"Who am I to try to write?" This ego problem plagues the most famous writers, but to an unpublished or
beginning writer it can cause a serious writing block.
One of the best ways I know to help yourself over this block is to attend a Writers Workshop.
I've studied writing for 34 years, sold my first article in 1960, but it took the national Writers Workshop in San Diego last fall to change me from a "hobby writer" to a "professional writer."
I spent two intense days listening to the pro's, talking to other writers, and being treated like a writer in the plush atmosphere of the beautiful, national landmark Hotel del Coronado on the Pacific Ocean.
The key to most of the sessions was to teach would-be writers to act like they already were successful writers. Thus by acting and feeling like one, you could become one.
The night the conference ended, my writing block burst and I drove home the next day with a notebook crammed with 11 new ideas.
Within two weeks, I had a spec-assignment for a $750 article for TV Guide and I know it was because I put into practice just three of the many things I leaned at the Workshop.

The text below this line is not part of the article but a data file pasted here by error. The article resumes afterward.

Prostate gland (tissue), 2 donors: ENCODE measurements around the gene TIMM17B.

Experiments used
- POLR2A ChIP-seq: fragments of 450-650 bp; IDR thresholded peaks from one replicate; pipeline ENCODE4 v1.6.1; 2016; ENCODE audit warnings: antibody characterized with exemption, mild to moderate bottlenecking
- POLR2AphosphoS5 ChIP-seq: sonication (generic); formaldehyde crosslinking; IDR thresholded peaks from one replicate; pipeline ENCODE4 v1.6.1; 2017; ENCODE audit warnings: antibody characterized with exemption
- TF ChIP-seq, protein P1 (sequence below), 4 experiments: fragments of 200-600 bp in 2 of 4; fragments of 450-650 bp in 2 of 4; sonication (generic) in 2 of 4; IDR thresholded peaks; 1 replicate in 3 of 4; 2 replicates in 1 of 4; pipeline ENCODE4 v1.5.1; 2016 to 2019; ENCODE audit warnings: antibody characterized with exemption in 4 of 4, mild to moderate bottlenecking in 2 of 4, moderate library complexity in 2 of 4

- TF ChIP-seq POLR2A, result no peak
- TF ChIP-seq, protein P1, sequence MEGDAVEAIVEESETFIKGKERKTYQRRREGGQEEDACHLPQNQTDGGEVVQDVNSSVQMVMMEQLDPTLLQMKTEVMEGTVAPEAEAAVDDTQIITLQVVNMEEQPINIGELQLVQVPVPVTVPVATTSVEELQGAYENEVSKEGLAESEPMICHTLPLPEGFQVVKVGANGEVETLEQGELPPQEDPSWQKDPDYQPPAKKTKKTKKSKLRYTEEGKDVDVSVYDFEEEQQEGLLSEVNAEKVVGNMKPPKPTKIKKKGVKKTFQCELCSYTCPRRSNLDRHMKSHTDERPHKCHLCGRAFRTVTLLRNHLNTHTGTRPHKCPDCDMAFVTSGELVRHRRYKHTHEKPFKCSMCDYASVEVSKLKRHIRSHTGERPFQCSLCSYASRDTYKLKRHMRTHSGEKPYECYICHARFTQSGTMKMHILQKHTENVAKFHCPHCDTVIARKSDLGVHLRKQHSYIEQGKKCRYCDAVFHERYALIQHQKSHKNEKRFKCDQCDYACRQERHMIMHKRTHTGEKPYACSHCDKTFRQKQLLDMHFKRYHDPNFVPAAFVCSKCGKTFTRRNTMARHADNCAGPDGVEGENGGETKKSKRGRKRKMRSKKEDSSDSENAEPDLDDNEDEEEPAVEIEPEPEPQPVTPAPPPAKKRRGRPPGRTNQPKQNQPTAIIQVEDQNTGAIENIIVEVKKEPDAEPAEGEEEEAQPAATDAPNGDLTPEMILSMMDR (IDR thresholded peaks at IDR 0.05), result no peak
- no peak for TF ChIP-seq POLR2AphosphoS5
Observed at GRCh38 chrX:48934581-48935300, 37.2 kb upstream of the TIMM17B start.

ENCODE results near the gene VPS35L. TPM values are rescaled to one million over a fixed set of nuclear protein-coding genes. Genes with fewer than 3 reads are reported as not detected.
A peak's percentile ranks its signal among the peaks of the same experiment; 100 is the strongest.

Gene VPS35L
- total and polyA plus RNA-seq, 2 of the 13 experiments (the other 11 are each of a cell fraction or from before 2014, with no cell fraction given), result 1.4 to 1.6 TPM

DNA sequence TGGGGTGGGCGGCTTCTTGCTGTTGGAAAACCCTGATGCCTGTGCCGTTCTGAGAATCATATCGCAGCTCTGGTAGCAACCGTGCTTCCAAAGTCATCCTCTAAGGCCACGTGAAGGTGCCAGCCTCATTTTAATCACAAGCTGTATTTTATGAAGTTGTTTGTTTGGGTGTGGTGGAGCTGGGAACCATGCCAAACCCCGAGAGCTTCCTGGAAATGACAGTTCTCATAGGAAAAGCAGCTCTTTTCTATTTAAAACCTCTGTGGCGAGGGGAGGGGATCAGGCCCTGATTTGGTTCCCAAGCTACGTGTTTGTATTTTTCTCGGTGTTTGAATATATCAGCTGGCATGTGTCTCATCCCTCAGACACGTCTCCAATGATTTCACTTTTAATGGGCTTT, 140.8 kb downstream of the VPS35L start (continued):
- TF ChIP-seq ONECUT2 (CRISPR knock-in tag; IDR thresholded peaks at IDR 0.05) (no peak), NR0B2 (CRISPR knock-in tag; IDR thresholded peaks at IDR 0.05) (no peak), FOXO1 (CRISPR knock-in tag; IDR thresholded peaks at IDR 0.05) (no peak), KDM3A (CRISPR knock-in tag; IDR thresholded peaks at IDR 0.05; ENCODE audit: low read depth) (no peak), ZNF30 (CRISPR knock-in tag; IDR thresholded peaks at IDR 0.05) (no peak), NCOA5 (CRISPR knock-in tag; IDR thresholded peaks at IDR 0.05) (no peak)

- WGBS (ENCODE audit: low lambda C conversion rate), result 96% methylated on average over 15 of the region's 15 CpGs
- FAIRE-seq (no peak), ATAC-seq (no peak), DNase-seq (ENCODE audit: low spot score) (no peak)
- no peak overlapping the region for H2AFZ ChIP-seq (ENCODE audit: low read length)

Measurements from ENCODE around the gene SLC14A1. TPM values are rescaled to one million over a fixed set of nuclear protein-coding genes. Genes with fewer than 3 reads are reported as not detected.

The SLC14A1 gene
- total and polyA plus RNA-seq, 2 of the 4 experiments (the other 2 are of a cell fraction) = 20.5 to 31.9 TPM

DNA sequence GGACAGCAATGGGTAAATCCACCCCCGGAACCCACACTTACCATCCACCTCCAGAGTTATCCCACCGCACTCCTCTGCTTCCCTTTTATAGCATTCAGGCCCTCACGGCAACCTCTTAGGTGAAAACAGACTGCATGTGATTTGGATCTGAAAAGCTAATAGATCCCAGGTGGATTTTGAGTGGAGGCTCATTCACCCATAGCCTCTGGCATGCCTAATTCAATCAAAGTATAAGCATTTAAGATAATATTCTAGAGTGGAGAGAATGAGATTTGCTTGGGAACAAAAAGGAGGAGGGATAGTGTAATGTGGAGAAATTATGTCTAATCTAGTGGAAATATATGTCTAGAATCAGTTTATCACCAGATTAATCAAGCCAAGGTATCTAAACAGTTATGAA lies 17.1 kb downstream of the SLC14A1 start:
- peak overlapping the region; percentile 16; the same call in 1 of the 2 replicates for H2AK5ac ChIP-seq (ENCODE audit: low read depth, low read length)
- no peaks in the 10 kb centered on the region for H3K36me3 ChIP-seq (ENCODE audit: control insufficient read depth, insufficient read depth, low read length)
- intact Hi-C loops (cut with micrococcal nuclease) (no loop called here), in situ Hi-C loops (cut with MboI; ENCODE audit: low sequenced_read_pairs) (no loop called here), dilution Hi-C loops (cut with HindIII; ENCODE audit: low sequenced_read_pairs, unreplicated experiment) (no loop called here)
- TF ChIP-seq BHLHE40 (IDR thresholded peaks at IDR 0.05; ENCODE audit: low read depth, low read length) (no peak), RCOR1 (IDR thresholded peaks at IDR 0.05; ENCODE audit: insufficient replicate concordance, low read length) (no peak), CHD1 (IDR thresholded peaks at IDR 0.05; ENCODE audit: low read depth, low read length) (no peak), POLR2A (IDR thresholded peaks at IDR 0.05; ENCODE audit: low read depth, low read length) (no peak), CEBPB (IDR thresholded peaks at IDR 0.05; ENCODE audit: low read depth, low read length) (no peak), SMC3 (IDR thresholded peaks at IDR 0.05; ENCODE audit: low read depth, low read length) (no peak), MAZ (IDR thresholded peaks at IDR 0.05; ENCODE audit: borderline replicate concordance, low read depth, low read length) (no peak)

1. Essence sentence
Ron Deutsch told us we must have an "essence sentence." "pretend your're writing an ad for your book (or article, etc.). Work until you have one sentence that the book salesman can use to sell your book. Any story can be told in three sentences, the beginning, middle, and end."
2. Act the part
"Act like a professional writer!" Joe Bell said. "Phone an editor if you have a really good idea. It's not that expensive before 8 a.m." (He meant 8 a.m. West Coast time/11 a.m. New York time)
We shook our heads in disbelief. During the question period I asked, "If I call a sports magazine editor about an article I'm doing on Steve Yeager, the Dodger catcher, what would I say?"
"Tell him....tell me now, in one sentence, why should I publish your article?"
I stammered about ten sentences, none of which was really the essence sentence. As soon as I got home to my Yeager file, I worked until I came up with "I'd like to submit an article, on spec, about Steve Yeager, Los Angeles Dodger catcher, about the importance of defensive catching." I had an idea that would interest the Baseball Digest editor.
3. Rough drafts should be rough
And Lois Duncan said something that really helped me (not to mention all the information I got from buying her book, How to Write and Sell Your Personal Experiences. She said, "I've left explicit directions that when I die, they are to burn any rough drafts I have laying around, and there will probably be six on my desk."
We laughed but it was good to be reminded that even pro's write rough drafts they don't let their mothers read.
All of us get in a slump occasionally, especially after a few rejections. I highly recommend that you thumb through the pages of this magazine right now looking for an ad for a Writers Workshop near you. Invest in yourself, just like a professional writer does, and you, too can become one
by Ralph Cooper, 12-23-07